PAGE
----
The amount of government capital injected into the so-called “private economy” since mid-2008 is unprecedented. The United States and United Kingdom led the way, but many other countries drifted into the same uncharted waters. So now what?
To many capitalists, the prospect of governments running companies instantly generates horrifying visions of nationalisation and interference in free markets. Indeed, the track records of many state-run institutions -- such as Sallie Mae and Amtrak in the US, British Leyland in the UK, Sabena in Belgium and Alitalia in Italy -- have not been great. Fortunately, some remarkable counter-examples exist: the former national airlines Air France and Lufthansa have survived the EU directive of competitive skies and attest that governments can, with a clear purpose, perform well as shareholders.
Thus, we see the recent spate of government intervention as heralding the arrival of a new type of stakeholder with the means to reform corporate governance and to bring it up to a new standard.
Welcome, then, “stateholder.” You will be with us for some time, so you might as well learn how to do your job effectively. Here are four simple guidelines to help.
Commit to active systemic governance of capital markets
You should never again forget that essential tenet of the capitalist system: markets and their agents need to earn public trust -- continuously -- in order to serve the public interest. Someone needs to monitor the system not only to identify bubbles but also to pierce them as early as possible. This task fits governments well. No other single actor has their systemic interest.
We have just emerged from a long period of market deregulation and low government intervention. Rather than letting the pendulum swing back to overregulation (as in the past), it would be better to find a proper balance by agreeing on a clear vision, then taking multiple small steps to get there.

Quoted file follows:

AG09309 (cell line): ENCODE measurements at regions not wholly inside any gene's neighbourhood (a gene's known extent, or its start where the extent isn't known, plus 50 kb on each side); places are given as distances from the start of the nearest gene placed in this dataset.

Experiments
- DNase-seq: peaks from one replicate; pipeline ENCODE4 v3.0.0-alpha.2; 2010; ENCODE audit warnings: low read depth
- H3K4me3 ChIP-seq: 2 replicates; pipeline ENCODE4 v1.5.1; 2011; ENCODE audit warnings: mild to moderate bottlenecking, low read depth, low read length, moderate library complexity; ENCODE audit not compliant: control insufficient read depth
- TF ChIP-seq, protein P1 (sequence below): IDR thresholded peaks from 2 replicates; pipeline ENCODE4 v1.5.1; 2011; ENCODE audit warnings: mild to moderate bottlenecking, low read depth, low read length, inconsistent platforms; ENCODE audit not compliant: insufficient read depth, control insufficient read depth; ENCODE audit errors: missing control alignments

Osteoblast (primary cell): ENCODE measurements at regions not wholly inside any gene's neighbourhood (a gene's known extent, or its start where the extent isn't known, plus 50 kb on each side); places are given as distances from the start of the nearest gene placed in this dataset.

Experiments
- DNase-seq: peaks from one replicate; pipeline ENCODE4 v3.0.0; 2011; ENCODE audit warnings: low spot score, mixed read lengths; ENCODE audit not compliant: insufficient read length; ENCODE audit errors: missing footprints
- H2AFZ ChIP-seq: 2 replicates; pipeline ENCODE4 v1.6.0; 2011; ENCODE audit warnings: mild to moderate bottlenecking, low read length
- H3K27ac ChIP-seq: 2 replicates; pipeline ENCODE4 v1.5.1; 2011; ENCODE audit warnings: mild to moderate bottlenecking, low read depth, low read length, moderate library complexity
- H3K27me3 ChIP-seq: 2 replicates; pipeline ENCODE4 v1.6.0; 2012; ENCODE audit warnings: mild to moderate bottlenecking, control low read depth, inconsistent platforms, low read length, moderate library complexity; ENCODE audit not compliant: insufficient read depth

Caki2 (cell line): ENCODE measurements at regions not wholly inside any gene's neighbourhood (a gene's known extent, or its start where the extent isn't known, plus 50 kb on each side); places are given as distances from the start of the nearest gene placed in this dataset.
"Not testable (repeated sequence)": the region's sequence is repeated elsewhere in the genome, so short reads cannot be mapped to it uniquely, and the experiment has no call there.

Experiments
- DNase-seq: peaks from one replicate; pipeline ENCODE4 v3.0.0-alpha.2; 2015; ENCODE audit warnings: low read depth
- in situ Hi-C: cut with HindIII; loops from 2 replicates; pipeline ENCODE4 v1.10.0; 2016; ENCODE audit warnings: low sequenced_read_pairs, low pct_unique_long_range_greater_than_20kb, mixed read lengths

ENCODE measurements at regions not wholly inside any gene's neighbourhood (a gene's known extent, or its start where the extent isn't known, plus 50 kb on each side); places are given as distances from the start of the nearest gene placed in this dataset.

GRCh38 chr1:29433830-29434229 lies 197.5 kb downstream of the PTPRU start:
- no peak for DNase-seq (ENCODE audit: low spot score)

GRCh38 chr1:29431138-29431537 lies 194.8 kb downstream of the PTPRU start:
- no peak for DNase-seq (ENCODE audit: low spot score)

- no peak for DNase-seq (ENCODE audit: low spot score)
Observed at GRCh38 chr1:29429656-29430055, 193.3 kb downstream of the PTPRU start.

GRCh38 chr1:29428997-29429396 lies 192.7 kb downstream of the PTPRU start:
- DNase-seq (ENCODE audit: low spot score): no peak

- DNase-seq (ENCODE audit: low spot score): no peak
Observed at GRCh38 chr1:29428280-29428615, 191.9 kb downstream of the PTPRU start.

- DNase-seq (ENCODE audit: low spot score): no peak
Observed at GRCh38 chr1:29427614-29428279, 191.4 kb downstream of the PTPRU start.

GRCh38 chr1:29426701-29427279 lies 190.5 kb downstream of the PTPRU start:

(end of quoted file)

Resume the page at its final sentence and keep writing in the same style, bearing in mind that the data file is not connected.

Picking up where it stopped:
Alas, current practice is far from this. You would think, for example, that the EU would act in concert to protect its currency. Yet European governments are still acting largely independently from one another and solely protecting their own national interests.
Hold boards responsible for good corporate governance, not just financial reporting
Several years ago, the US witnessed its biggest corporate governance reform in the Sarbanes-Oxley act. But while onerous and expensive, it did little to prevent the current crisis.
Boards must therefore be required, through legislation, regular prodding and, above all, the threat of intervention to embrace their fiduciary responsibility to the company as well as to the share price. You, the stateholder, should have the means to audit governance standards -- and to intervene directly in the public interest, restoring good governance before excessive institutional value is destroyed.
If stateholder audits reveal poor corporate control and risk management, recommendations should be made and implemented. These might include removing particular board members or the chairman. Of course, strong frameworks and guidelines would be necessary. Intervention would have to be triggered by particular parameters and initiated by a government agency such as the Securities and Exchange Commission in the US and the Financial Services Authority in the UK.